Yesterday, I received my Jim Spivey Running Club singlet. It is yellow. Cost me $15.00. More than that, really, as it has also cost me $40.00 to join the group per month. $40.00 spent, and each new month, another $40.00. That's unless I upgrade to the $65.00, which I intend to once I get into the kind of racing fitness that would appreciate Jim figuring out daily workouts. Presently, I'm still getting into shape. That extra $15.00 would be a waste.
Either way, I've got a singlet. It represents more than a few bucks, and says more than how I spend Thursday evenings.
Why hire a guy like Jim Spivey? Can't I get into shape on my own? Thousands of runners race well each Saturday without the benefit of a coach.
At first glance, the easy answer is, "Jim's run a 3:49.8 mile," and then go on to list his other PRs. So what? He did not run that fast just because of a good coach. He's 5'10", a good height for middle distance, and, apparently, was born with muscles that could accommodate speed and endurance. Just because he has good genes hardly means that I will likewise run faster.
So the easy answer is really a flop. The real answer is that, to run the 3:49.8 and not be stuck at the 3:55 mark (not to knock that!), he needed a coach to squeeze it out of him. Workouts, form, and various intangibles are all part of what a coach brings. He's had Benji Durden and Ken Popejoy along the way, plus others. And, he's run side-by-side with the likes of Steve Cram and Seb Coe, and watched numerous others at a variety of other distances. And, he does his homework.
Homework? He knows his stuff, from things related to VO2 max, pulse rates, and bone density growth during sleep. I'll guess he's a stats junkie too. He is on top of the running scene, knows what's going on, and remembers it all. He's famous for his attention to detail as far as his own workouts and races go, recalling splits from races umpteen years ago.
The group is not a pile of speed demons. There are several who are certainly speedy, but no young bucks are walking cocky. Who could be cocky when Jim could put on his togs and give him the what-for on the track? I don't know what kind of fire power Jim's still got, but it is fair bet that even at 46, he can still take on the rest of the locals. No one challenges him - they, we trust him.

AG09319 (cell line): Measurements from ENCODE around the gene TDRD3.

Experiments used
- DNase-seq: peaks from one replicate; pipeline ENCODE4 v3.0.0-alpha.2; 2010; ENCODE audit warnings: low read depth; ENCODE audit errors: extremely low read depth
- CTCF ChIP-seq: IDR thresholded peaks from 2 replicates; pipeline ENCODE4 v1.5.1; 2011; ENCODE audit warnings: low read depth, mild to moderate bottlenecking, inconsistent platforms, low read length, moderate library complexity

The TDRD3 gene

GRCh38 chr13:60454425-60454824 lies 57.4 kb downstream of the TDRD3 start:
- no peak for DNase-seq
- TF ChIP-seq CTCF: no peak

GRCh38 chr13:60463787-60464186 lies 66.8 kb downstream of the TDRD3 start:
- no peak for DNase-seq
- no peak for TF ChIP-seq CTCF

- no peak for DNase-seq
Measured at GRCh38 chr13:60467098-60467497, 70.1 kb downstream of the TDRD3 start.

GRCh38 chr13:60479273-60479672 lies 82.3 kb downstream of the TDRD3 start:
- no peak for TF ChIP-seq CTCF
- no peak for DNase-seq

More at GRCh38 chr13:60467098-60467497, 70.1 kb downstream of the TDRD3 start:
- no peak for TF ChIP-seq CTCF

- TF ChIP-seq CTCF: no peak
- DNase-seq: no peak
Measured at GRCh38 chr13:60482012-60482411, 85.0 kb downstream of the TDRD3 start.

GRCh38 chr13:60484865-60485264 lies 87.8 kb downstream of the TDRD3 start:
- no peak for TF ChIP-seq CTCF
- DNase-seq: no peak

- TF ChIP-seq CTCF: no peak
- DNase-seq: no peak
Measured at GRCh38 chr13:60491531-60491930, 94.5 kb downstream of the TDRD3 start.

I don't know what yet to attribute to the specifics of Jim's workouts, and what improvements have come from just good ol' running regularly. I do know that on May 6, the day after my first JSRC workout, I ran a 27:54 5000 on the track, and on June 2, I ran 5K road race @ 25:12. Do the math -- that's a 2:42 improvement, a :52 a mile improvement. Not a bad month.
Getting out with the group each week reminds me I am not a jogger. My 20:00 5K goal is still out there, waiting for me. I am training for that. No one else will care. No one else will feel the same elation I will when I post a little note, just like this one, on this blog.
As I say in the description of the blog: What is the runner's dilemma? He must run, no matter what shape or situation he is in. The dilemma is finding a resolution despite being older, fatter, slower than when running was graceful.
That's the thing. When it all boils down to it, my victories are private. Even though all of it is blogged for the world to see, I'm the one sweating, aching, stumbling around this next morning. Alone, in my home office, typing these comments, my audience is small.
Who is impressed by a 20:00 5K? If I ran some amazing time for a 40 year-old, I might get a few pats on the back. Someone would buy me a beer (Bass Ale is a fine choice should this ever come around). 20:00 is nothing stellar. A few non-runners will be impressed, not realizing I wouldn't even win my age group. That's OK. I'll feel pretty good about it.
As I move forward, as my times drop, as my workouts are less about getting fit and more about fine-tuning my speed, working out under Jim's guidance will be clearly influential.
All that adds up to working out with Jim's club as a great thing for me.